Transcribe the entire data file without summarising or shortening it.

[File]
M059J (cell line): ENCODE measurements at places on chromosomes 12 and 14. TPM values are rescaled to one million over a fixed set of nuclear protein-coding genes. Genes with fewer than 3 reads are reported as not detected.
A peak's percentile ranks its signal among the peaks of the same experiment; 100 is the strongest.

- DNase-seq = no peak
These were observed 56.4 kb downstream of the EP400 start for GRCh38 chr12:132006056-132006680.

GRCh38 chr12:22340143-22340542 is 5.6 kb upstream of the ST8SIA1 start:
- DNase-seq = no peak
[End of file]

M059J (cell line): ENCODE measurements at places on chromosomes 12 and 14. TPM values are rescaled to one million over a fixed set of nuclear protein-coding genes. Genes with fewer than 3 reads are reported as not detected.
A peak's percentile ranks its signal among the peaks of the same experiment; 100 is the strongest.

- DNase-seq = no peak
These were observed 56.4 kb downstream of the EP400 start for GRCh38 chr12:132006056-132006680.

GRCh38 chr12:22340143-22340542 is 5.6 kb upstream of the ST8SIA1 start:
- DNase-seq = no peak